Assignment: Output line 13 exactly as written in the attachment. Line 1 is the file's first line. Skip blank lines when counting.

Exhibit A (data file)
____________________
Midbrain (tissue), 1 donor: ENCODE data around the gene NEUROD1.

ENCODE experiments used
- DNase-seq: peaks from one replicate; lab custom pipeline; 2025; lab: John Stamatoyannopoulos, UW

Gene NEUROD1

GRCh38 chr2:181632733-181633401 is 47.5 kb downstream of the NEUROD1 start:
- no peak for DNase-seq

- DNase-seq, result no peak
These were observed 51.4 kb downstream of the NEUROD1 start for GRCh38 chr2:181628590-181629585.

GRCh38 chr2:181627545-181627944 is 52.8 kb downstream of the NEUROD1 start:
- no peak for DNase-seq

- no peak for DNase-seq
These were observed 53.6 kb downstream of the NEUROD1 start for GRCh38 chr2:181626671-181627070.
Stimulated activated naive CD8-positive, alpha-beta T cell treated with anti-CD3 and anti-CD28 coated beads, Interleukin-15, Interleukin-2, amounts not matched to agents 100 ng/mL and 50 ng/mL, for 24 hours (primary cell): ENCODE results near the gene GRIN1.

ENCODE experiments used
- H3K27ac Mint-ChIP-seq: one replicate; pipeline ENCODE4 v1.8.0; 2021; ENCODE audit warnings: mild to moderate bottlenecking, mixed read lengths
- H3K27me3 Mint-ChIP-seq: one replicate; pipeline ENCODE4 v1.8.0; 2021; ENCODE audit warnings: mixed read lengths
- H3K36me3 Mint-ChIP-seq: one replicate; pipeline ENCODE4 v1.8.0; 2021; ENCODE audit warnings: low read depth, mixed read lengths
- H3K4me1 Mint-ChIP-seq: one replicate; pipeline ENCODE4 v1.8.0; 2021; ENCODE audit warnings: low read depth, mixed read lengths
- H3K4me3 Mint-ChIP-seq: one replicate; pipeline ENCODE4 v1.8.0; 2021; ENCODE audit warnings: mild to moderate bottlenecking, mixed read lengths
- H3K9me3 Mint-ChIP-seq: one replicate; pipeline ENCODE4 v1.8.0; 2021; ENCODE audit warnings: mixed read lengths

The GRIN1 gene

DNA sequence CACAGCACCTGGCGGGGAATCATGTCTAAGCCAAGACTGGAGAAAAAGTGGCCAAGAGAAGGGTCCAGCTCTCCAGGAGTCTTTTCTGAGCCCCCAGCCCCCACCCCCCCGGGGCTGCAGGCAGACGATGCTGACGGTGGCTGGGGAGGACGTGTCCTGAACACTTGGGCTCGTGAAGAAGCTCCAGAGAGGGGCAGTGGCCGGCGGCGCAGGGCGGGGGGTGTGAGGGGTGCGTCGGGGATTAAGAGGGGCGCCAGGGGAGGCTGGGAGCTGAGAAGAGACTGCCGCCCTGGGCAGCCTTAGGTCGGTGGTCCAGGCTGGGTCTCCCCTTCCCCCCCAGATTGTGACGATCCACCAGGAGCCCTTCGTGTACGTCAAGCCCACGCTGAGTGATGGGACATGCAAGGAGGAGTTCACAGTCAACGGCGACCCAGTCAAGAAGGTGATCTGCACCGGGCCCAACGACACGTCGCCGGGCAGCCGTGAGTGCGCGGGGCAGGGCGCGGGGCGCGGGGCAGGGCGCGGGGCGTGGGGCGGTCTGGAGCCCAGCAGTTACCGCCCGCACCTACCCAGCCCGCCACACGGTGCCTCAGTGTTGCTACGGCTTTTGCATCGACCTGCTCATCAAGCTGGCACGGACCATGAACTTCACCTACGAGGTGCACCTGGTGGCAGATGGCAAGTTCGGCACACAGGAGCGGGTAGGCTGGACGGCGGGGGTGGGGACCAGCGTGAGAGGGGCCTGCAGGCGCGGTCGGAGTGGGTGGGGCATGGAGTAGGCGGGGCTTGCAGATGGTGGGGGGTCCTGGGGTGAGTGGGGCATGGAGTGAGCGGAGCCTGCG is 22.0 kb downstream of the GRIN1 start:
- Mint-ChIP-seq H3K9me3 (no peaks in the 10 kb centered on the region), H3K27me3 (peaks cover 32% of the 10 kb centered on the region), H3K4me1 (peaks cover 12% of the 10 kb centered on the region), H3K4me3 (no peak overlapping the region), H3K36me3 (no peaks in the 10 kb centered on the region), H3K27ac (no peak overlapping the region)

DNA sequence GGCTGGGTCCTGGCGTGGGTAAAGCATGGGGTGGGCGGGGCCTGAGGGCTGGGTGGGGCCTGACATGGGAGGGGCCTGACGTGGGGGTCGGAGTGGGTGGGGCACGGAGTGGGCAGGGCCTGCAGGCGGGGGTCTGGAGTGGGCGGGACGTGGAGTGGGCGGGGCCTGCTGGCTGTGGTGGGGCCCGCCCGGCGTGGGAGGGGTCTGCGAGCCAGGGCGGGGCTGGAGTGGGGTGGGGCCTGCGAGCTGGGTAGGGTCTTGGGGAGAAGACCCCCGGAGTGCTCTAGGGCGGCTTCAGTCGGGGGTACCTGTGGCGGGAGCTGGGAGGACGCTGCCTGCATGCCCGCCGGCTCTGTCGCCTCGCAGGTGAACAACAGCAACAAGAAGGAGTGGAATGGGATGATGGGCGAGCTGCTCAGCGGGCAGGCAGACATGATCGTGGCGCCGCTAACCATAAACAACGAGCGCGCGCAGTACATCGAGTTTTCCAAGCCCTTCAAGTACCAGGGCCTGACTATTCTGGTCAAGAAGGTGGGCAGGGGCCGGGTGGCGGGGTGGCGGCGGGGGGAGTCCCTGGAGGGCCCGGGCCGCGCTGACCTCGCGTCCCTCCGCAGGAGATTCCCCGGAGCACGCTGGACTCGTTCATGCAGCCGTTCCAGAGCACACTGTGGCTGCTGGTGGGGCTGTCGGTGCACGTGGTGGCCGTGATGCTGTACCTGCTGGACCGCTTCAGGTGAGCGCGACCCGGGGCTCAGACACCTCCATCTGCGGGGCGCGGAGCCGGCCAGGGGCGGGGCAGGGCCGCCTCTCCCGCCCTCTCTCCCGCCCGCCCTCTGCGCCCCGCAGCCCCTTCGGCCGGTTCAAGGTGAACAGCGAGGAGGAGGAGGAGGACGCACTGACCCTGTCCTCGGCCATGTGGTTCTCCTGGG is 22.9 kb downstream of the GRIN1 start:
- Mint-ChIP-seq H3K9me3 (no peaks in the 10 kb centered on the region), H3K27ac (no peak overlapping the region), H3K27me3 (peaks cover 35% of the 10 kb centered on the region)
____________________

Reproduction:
Stimulated activated naive CD8-positive, alpha-beta T cell treated with anti-CD3 and anti-CD28 coated beads, Interleukin-15, Interleukin-2, amounts not matched to agents 100 ng/mL and 50 ng/mL, for 24 hours (primary cell): ENCODE results near the gene GRIN1.